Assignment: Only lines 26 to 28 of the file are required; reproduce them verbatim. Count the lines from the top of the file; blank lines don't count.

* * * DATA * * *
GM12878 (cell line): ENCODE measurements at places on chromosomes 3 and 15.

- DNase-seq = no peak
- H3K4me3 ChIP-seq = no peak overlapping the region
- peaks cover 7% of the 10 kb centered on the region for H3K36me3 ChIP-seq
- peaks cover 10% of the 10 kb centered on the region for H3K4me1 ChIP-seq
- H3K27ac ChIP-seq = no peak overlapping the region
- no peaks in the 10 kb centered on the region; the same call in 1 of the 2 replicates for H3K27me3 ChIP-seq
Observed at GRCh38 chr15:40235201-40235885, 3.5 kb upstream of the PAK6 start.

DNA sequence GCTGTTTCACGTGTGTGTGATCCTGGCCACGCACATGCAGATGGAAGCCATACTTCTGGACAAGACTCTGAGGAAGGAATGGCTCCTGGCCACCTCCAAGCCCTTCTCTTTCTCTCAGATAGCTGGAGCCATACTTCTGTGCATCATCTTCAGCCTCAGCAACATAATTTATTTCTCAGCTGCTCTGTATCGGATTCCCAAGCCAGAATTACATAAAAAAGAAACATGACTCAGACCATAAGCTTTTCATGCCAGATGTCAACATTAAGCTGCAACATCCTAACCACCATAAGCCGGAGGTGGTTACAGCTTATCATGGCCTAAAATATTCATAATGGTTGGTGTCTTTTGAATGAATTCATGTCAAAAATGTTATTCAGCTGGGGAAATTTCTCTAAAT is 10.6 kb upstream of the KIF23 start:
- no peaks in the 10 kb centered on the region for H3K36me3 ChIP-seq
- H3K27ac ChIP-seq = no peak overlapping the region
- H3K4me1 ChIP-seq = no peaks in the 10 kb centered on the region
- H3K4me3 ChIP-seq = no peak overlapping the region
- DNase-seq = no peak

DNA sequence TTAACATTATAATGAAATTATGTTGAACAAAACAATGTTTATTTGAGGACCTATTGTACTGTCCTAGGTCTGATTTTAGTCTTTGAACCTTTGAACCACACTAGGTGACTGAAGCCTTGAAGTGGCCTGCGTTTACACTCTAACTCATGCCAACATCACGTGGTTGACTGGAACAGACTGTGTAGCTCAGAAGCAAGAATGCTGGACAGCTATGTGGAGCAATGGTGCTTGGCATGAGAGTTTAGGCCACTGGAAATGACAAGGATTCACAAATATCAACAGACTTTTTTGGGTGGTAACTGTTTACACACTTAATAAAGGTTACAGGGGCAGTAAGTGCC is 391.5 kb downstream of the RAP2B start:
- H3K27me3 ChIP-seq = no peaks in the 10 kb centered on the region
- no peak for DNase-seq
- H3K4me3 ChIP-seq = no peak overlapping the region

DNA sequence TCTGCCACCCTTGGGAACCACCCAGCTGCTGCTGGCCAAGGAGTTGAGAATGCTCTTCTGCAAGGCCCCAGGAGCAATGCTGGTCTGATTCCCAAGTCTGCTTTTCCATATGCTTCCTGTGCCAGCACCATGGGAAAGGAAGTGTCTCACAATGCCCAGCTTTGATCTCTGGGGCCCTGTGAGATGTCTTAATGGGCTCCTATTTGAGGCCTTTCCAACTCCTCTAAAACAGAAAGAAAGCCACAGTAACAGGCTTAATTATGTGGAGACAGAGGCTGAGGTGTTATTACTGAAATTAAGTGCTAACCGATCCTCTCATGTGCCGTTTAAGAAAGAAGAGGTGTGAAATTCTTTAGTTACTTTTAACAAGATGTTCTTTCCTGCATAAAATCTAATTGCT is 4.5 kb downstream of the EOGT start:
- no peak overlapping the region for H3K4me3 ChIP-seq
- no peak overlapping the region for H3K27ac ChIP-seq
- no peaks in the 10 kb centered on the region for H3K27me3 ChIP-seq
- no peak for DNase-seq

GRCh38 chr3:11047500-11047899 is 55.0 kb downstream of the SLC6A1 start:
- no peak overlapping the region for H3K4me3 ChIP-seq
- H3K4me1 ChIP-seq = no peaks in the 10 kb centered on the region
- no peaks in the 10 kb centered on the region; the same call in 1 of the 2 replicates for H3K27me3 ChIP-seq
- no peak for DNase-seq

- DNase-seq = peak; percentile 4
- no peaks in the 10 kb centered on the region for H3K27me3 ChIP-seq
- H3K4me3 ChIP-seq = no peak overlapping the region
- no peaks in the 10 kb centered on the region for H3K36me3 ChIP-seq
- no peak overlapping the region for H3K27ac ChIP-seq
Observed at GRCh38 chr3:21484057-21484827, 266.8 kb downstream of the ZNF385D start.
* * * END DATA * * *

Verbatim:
- H3K4me1 ChIP-seq = no peaks in the 10 kb centered on the region
- no peaks in the 10 kb centered on the region; the same call in 1 of the 2 replicates for H3K27me3 ChIP-seq
- no peak for DNase-seq